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EST. 2011 BY LIZ RUEVEN
3 Tips to Healthier Chanukah + Broccoli & Cauliflower Latkes
photo: Liz Rueven

3 Tips to Healthier Chanukah + Broccoli & Cauliflower Latkes

When Westport Magazine asked me for three tips on how to celebrate a healthier Chanukah all I could imagine at first was, “here go the latkes”.  After all, Chanukah (also spelled Hanukkah) foods are all about frying in oil which, no matter how you sizzle it, does not point to eight nights of  healthy eating. After pondering my challenge I honed in on three ways to have a healthier holiday without a drop of sacrifice.

While it’s traditional to serve potato pancakes during the eight nights of Chanukah, the recipe I developed for Westport Magazine includes more nutritious, raw broccoli and cauliflower as the base. Frying in oil may be non-negotiable but these cruciferous veggies absorb less than potatoes and are as seasonal as spuds in December.

Yogurt topping, seasoned with NYShuk‘s tangy za’atar *and minced cucumber, garlic and lemon zest, keeps the flavors bright and light.

healthier Chanukah latkes Kosher Like Me
Photo: Liz Rueven

Here are my three tips to eight nights of Chanukah that won’t push the scale (or your arteries) into a danger zone.

Go green.

Incorporate as many local fruits and veggies into your Chanukah meals as you can. Despite the winter calendar, there ARE farmers’ markets** and farm shops that are still open. Farmers take great care to harvest and store their crops so they remain fresh and tasty into the winter months. Kale and broccoli are sweeter than ever now that they’ve been hit by frost. Local potatoes and onions DO taste better. Winter squashes are loaded with nutrients that boost our immunity to winter sniffles and worse.

Add fruit.

Seek out a variety of local apples and pears and simmer your own fruity toppings with as little sugar as possible. Remember how much everyone loves cranberries at Thanksgiving? Keep using them, like in this recipe by Emily Paster for cranberry applesauce.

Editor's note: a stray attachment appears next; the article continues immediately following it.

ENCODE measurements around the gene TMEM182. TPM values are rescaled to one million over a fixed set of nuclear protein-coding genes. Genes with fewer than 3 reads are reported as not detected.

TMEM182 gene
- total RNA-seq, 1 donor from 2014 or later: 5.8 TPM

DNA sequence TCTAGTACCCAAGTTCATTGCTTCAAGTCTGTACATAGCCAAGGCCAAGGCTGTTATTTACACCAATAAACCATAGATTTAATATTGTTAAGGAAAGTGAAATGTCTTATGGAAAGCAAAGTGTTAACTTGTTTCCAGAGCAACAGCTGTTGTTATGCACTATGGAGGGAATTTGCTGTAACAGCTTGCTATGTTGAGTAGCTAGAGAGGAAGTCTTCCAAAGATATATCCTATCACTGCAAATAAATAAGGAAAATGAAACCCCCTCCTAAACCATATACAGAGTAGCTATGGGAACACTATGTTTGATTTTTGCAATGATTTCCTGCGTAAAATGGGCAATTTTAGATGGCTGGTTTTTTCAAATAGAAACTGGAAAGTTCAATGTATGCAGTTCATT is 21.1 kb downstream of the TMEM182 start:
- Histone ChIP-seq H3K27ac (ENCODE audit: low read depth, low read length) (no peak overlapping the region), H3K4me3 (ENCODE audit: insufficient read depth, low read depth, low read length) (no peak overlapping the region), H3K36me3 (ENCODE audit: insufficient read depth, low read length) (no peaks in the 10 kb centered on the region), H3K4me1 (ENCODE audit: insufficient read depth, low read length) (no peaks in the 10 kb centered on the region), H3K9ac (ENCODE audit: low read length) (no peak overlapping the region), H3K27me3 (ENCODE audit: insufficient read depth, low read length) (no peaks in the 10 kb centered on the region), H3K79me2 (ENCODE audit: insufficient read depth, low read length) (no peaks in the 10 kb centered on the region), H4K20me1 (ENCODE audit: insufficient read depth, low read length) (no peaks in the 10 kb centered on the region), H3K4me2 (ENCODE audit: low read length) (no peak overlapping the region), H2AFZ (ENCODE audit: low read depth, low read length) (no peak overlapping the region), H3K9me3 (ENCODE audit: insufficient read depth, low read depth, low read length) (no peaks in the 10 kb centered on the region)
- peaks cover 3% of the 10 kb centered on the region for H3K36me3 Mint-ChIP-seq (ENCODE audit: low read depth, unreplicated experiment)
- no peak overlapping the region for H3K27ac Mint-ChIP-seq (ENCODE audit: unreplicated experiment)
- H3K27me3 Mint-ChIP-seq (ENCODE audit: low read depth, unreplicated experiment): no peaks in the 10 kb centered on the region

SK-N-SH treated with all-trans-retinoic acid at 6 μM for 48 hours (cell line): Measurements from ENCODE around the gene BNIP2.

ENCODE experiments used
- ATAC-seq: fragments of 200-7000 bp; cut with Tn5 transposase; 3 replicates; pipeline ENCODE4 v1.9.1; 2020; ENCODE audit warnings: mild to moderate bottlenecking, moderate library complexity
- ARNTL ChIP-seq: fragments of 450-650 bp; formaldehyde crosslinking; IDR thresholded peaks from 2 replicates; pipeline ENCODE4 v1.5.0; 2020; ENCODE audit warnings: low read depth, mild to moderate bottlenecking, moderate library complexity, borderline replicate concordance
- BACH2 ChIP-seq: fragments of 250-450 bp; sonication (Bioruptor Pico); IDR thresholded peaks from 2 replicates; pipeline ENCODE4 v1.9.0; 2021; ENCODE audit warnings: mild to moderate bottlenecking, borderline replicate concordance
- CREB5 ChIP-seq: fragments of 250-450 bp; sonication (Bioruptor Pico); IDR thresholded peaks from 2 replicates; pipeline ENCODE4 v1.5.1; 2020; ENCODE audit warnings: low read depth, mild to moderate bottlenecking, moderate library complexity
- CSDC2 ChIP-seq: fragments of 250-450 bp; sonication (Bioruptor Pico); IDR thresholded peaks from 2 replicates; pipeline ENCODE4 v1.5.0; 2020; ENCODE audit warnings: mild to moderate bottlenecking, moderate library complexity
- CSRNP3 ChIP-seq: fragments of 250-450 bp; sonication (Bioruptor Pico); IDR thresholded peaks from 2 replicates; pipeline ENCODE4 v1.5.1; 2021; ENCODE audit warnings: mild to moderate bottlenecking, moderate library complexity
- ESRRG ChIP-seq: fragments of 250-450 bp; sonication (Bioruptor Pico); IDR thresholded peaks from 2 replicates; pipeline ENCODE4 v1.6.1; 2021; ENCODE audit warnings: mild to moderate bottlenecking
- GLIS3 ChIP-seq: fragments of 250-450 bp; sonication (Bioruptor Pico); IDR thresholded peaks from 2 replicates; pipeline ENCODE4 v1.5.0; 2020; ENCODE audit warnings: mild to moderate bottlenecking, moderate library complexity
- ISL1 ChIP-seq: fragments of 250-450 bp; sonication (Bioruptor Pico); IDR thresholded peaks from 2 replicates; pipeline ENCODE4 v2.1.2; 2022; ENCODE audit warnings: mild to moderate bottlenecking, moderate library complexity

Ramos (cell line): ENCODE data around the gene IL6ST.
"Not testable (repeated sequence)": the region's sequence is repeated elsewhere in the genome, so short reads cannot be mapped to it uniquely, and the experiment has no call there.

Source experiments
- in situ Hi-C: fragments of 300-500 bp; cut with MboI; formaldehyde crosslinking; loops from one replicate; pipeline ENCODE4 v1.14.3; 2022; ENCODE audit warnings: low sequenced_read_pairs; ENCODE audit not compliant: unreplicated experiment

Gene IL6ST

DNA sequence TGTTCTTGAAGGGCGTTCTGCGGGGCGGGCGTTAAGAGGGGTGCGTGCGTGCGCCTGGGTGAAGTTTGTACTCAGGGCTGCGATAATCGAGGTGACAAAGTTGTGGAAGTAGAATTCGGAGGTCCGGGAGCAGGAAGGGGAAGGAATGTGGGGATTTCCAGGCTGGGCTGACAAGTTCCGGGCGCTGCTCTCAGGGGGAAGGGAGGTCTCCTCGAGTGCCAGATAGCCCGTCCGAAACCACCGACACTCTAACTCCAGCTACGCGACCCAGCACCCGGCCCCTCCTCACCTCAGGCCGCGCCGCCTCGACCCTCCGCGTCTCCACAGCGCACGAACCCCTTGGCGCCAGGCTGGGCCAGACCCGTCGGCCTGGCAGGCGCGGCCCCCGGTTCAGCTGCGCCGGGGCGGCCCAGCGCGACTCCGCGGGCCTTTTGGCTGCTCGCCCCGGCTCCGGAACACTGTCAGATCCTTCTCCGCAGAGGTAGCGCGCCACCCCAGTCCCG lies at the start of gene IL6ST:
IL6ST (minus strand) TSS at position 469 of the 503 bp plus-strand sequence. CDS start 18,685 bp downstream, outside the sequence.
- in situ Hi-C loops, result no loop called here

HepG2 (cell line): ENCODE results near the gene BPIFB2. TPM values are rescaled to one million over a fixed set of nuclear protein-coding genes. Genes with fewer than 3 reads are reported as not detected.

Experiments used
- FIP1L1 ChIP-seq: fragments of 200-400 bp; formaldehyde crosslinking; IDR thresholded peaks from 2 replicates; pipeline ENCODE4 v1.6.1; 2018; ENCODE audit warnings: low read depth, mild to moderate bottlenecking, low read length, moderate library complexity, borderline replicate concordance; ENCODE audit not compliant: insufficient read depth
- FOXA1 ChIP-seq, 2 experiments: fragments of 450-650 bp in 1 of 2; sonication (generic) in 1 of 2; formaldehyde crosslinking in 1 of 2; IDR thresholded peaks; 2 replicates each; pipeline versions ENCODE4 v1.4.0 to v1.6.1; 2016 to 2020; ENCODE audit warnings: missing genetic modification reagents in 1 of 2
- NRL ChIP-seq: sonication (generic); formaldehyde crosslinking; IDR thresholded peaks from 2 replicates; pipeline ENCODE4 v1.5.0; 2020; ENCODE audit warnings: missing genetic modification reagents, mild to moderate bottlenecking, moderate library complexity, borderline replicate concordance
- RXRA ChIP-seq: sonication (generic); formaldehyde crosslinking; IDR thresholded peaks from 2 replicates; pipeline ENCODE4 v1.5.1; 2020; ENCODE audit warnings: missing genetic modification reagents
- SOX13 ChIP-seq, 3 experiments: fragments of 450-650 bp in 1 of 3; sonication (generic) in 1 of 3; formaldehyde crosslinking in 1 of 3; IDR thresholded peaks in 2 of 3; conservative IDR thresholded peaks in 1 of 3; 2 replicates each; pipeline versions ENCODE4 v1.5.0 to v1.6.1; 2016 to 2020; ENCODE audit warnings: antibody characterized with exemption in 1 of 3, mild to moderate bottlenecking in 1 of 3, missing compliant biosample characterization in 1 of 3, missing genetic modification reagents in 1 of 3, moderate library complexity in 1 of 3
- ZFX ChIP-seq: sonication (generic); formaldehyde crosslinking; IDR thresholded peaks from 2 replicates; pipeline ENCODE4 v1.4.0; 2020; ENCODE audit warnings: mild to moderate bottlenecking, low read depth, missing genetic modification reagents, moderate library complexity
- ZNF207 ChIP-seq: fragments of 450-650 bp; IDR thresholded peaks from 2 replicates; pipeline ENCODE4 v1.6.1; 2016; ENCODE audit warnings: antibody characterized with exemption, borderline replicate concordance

Limit the latkes.

It’s tough. I feel it, too. But we don’t need to eat ’em every night in order to celebrate. I try to limit my indulgence to enjoying fried treats at one party with family and one with friends.

Kosher Like Me healthier latkes Hanukkah
Photo: Liz Rueven

For more latke, donut and other Chanukah related recipes, click the HOLIDAY tab in our header and scroll through Chanukah. We’d love to know what you’re making!

Wishing all of our readers a joyful and bright Chanukah of 2019.

* Za’atar is a Middle Eastern spice blend that lends authenticity to dishes from that region.It most often includes dried thyme, oregano, toasted sesame seeds and sumac. My favorite brand may be purchased online at NYSHUK.

** Here’s a good list of winter farmers’ markets across the USA.

Westport CT winter farmers market Kosher Like Me
Westport Farmers Market in winter; Photo: Liz Rueven

Shout out and thanks to Chef Genee Habansky, owner, brains and muscle at Herbaceous Catering in CT. Our summertime latke talk was a huge help as she encouraged me to use raw cauliflower and broccoli, even when we were swimming in summer tomatoes.

Disclosure: When readers purchase items through some of the links in this post, Kosher Like Me may benefit by receiving a small percentage of that sale. There is no cost for the buyer. Thanks for supporting this blogging habit of mine.

2 Comments

  1. I can’t wait to try these, what could be better than adding lemon and zaatar, a match made in heaven (and Israel)? I no longer fear healthy fat in both avocado and true olive oils. It keeps me sated and I’ve actually been losing weight (a welcomed circumstance) having added these fats to my regular plant focused mostly fish way of eating. Reducing the carbs by subbing for potatoes has done well for me, is still delicious, AND celebrates the holiday. My European grandma made chremselach, which were made from cauliflower, which just shows our bubbes were ahead of the curve in many ways. Bring on the Cruciferous Latkes! Happy Chanukah to you, Liz, love reading your blog.

    • Thanks for the kudos and your enthusiasm for cruciferous latkes. You’ve made my day! And, yes, our grandmothers were ahead of the curve. My Polish grandmother was creative out of necessity as she fed 4 hungry kids on a very tight budget. Healthy veggies that grew locally, no waste kitchens, seasonal latkes (beyond potatoes) were always a thing 🙂 Happy Chanukah to you and yours.

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